The Ducks begin spring practice in less than two weeks. As I wrote previously, most of the attention will be on who replaces the greatest player in Oregon history, but the Ducks should be just fine at the quarterback position next season. The position group that needs to make the biggest strides this spring is the linebackers.
Last year’s Oregon defense, under first year defensive coordinator Don Pellum, was inconsistent. The “bend don’t break” defense that Oregon runs was a bit too flimsy early in the season before stiffening down the stretch and then falling off a cliff in the national championship game. Oregon’s defense is always going to be at a structural disadvantage due to how many more plays it has to defend with Oregon’s fast-paced offense. Oregon ranked 113th out of 128 teams in time of possession in 2014. Oregon’s defense is on the field more and faces more plays than almost every other team in the nation. As a result, total yards surrendered is not an effective measure of Oregon’s defensive success.
Yards per play and points allowed are much better indicators of Oregon’s defensive performance. Unfortunately, in 2014, Oregon struggled in both yards per play and points allowed relative to previous seasons. While Oregon ranked 7th in the nation in 2013 in yards allowed per play and 19th during the 2010 national championship game run, the Ducks were a middling 53rd this past year. Scoring defense also suffered in 2014. After ranking 20th in 2010 and 16th in 2013 the Ducks dropped to 29th in 2014. While Oregon had a national championship caliber offense in 2014, the defense lagged behind.
The Oregon defense was inconsistent last year, but it did come up huge in a number of big games. Oregon’s defense held Michigan State’s 7th-ranked offense to a season-low 27 points. It also turned in an absolutely dominating performance in the Pac-12 Championship game, holding the potent Arizona offense to 13 points. The defense also did a great job of surrendering only 20 points to Florida State in the Rose Bowl by opportunistically forcing the undisciplined FSU team into five turnovers.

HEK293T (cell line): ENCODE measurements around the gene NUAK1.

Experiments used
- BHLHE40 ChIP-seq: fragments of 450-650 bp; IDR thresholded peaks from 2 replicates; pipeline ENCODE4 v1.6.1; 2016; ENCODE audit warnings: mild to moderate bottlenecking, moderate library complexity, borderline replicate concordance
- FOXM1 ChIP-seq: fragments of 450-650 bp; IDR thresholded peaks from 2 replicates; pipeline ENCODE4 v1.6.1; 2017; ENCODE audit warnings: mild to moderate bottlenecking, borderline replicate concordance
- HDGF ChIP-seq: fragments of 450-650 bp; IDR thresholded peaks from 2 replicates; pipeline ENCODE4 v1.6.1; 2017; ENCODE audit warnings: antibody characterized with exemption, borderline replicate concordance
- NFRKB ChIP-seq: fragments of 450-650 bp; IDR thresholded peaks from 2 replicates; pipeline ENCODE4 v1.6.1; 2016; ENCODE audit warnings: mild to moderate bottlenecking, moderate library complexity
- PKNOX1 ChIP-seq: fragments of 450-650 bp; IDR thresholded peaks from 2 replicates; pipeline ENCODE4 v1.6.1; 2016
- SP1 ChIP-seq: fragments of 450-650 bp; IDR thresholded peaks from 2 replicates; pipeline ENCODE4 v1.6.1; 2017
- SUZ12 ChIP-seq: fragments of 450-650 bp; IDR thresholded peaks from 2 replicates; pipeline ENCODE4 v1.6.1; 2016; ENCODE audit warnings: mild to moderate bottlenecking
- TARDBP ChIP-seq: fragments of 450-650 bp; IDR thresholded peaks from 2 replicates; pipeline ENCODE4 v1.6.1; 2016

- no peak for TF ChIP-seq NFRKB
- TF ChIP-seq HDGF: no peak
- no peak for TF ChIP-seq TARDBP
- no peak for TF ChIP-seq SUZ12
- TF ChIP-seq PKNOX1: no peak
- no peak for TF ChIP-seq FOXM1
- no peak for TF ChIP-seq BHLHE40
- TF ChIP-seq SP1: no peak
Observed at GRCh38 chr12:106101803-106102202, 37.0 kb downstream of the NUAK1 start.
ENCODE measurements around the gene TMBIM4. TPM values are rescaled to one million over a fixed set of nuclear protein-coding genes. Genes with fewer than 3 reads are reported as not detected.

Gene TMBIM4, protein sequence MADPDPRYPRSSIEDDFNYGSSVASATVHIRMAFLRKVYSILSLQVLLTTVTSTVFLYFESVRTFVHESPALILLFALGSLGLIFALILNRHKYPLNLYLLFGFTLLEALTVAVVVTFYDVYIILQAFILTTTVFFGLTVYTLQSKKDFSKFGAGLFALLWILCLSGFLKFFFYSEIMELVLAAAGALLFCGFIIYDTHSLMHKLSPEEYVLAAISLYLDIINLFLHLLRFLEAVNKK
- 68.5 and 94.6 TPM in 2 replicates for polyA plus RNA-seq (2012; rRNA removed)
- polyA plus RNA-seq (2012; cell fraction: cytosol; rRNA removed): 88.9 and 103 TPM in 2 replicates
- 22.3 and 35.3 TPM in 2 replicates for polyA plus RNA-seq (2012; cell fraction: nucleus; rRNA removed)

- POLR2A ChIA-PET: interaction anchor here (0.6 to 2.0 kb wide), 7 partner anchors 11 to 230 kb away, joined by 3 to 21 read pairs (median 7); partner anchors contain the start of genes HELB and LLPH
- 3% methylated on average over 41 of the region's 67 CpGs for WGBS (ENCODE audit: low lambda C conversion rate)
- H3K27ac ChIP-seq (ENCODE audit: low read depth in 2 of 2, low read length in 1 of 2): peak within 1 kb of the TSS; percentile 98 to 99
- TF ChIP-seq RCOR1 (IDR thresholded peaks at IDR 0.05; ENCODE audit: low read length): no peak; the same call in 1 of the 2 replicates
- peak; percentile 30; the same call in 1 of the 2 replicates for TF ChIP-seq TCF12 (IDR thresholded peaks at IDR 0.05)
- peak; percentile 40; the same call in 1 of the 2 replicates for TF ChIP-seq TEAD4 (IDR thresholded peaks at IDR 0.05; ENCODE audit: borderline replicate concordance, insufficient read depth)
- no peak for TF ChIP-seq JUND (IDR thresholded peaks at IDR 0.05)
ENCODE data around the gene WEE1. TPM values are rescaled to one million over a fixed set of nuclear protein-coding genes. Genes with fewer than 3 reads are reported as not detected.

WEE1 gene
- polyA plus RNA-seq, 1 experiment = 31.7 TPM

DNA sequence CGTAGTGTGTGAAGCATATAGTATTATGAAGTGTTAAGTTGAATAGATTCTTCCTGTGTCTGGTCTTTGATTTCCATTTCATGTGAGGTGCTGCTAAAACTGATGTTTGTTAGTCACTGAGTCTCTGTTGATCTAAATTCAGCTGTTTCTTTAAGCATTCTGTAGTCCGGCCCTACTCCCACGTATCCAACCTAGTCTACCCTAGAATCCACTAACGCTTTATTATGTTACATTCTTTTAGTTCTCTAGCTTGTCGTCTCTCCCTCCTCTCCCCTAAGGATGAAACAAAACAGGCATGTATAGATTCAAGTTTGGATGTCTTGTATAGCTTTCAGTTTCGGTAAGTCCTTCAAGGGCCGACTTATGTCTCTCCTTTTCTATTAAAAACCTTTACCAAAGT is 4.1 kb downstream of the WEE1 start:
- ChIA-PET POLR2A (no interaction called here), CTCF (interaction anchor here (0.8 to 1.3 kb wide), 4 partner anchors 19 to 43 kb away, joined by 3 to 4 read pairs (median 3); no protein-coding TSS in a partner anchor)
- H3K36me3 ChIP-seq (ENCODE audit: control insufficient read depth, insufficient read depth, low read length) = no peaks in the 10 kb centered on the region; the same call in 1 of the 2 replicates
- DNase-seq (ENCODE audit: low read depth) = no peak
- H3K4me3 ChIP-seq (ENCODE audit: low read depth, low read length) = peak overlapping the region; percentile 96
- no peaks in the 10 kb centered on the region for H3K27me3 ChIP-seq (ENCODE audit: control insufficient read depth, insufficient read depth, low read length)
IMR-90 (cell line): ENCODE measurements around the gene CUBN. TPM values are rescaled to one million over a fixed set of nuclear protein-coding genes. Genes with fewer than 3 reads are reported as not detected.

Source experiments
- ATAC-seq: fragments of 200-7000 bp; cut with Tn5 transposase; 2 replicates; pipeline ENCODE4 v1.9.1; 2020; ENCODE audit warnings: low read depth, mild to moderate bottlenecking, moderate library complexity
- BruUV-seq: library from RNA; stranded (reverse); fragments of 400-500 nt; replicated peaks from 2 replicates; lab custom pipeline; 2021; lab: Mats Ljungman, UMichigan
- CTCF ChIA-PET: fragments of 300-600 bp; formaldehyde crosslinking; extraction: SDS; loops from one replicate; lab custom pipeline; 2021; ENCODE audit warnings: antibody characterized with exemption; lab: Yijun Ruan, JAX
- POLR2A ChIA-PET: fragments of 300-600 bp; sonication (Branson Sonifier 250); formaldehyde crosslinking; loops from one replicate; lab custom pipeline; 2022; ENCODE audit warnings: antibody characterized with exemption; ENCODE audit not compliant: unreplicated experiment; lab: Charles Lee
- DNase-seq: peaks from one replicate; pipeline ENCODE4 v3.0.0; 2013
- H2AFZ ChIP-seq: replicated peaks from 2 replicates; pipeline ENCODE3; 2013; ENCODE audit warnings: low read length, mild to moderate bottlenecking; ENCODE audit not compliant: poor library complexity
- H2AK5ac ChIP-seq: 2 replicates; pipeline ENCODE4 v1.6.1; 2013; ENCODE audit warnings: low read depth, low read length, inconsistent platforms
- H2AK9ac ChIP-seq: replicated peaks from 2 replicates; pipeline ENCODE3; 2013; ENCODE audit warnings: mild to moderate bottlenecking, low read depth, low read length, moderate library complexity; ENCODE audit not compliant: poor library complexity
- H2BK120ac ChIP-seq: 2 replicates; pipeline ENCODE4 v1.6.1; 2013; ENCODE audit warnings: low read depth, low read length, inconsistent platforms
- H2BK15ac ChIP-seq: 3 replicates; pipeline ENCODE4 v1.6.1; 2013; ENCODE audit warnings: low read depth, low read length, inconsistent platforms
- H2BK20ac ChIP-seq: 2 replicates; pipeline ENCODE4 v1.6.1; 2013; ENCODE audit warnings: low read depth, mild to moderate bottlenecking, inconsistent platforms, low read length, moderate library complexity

However, Florida State moved the ball a bit too easily against the Ducks, gaining 6.1 yards per play and 528 total yards. Fortunately for the Ducks, the defense’s inability to force Florida State to punt didn’t matter as the Ducks offense was almost unstoppable, gaining 7.9 yards a play and scoring seven touchdowns. Oregon’s defensive cracks that started to show against FSU were blown open in the National Championship Game with Ohio State gashing the Ducks for 6.4 yards per play and 42 points in a rout.
Historically, the defensive line has been called out as the weakest link in Oregon’s defense. It has been maligned for being too small and soft. This past year, however, likely future top 15 NFL Draft pick Arik Armstead and All-Pac 12 performer DeForest Buckner anchored a strong defensive line that held its own throughout the 2014 season. Impressive goal line stands against Oregon State and Florida State were emblematic of this strong play. With five-star recruit Canton Kaumatule already on-campus and set to replace Armstead, and the return of seniors Buckner and Alex Balducci, the Ducks are well positioned to maintain strong play on the defensive line next year.
Oregon’s linebackers, on the other hand, were plagued by missed tackles and general lack of playmaking ability. Pellum tried a myriad of combinations to find something that worked. This included bringing in Johnny Ragin and Derrick Malone for passing downs, but the linebackers never really found their stride. Outside of Joe Walker, honorable mention All Pac-12 this year, there weren’t too many highlights at the linebacker position.